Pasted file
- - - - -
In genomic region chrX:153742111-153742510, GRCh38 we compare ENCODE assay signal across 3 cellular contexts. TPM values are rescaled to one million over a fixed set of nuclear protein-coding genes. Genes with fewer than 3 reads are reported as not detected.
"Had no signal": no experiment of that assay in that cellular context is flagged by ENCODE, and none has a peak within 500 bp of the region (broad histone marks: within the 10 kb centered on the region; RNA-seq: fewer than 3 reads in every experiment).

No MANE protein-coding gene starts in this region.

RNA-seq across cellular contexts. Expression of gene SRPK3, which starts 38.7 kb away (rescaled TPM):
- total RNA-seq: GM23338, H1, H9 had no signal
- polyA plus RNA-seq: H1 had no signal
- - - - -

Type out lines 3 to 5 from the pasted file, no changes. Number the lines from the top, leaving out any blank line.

No MANE protein-coding gene starts in this region.

RNA-seq across cellular contexts. Expression of gene SRPK3, which starts 38.7 kb away (rescaled TPM):
- total RNA-seq: GM23338, H1, H9 had no signal